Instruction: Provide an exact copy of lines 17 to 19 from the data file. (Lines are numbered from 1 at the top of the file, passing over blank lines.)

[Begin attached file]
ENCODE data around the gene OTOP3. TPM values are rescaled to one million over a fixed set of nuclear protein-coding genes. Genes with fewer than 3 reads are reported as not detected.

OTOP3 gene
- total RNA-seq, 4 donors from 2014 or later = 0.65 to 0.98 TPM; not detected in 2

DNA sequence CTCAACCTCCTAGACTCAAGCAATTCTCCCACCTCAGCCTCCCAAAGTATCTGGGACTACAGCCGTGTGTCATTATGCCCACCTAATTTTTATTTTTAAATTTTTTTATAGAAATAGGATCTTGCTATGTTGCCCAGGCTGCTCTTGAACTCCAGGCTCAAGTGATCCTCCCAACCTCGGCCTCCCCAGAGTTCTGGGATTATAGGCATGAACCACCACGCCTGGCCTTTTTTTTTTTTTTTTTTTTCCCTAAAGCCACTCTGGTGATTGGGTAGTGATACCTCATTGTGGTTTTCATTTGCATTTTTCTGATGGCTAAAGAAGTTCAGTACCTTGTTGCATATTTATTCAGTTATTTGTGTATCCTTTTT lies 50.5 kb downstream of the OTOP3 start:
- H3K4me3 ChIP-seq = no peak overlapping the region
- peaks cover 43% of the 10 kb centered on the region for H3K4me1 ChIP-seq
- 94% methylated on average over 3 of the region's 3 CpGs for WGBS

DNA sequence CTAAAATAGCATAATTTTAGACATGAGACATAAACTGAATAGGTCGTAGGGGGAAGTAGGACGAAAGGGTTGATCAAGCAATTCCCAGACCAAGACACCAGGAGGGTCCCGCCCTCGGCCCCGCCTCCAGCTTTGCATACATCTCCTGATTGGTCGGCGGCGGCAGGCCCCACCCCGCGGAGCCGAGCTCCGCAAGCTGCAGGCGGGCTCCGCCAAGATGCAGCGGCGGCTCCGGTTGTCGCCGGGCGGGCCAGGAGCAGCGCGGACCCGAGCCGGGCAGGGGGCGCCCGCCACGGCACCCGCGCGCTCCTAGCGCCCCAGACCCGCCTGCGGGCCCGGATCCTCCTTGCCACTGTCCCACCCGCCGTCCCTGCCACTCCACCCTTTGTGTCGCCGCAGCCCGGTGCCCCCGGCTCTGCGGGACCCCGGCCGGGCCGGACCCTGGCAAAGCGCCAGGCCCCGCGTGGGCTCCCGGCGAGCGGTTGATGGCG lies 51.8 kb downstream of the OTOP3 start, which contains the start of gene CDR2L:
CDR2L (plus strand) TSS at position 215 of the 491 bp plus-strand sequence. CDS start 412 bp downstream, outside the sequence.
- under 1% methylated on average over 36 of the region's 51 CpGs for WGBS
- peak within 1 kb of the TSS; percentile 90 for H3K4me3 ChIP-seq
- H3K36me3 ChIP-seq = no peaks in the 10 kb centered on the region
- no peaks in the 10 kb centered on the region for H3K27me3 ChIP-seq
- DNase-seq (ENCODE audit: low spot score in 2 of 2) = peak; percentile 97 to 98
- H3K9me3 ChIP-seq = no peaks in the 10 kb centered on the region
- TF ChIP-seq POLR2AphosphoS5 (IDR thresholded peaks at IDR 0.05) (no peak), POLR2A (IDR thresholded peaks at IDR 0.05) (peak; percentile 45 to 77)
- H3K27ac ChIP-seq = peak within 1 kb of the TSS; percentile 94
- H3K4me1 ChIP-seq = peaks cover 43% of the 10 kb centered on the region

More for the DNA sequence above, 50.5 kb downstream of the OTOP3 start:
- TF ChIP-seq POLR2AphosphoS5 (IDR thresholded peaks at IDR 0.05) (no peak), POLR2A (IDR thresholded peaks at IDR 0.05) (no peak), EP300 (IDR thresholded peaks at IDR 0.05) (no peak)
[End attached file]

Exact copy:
- H3K27ac ChIP-seq = peak within 1 kb of the TSS; percentile 94
- H3K4me1 ChIP-seq = peaks cover 43% of the 10 kb centered on the region

More for the DNA sequence above, 50.5 kb downstream of the OTOP3 start: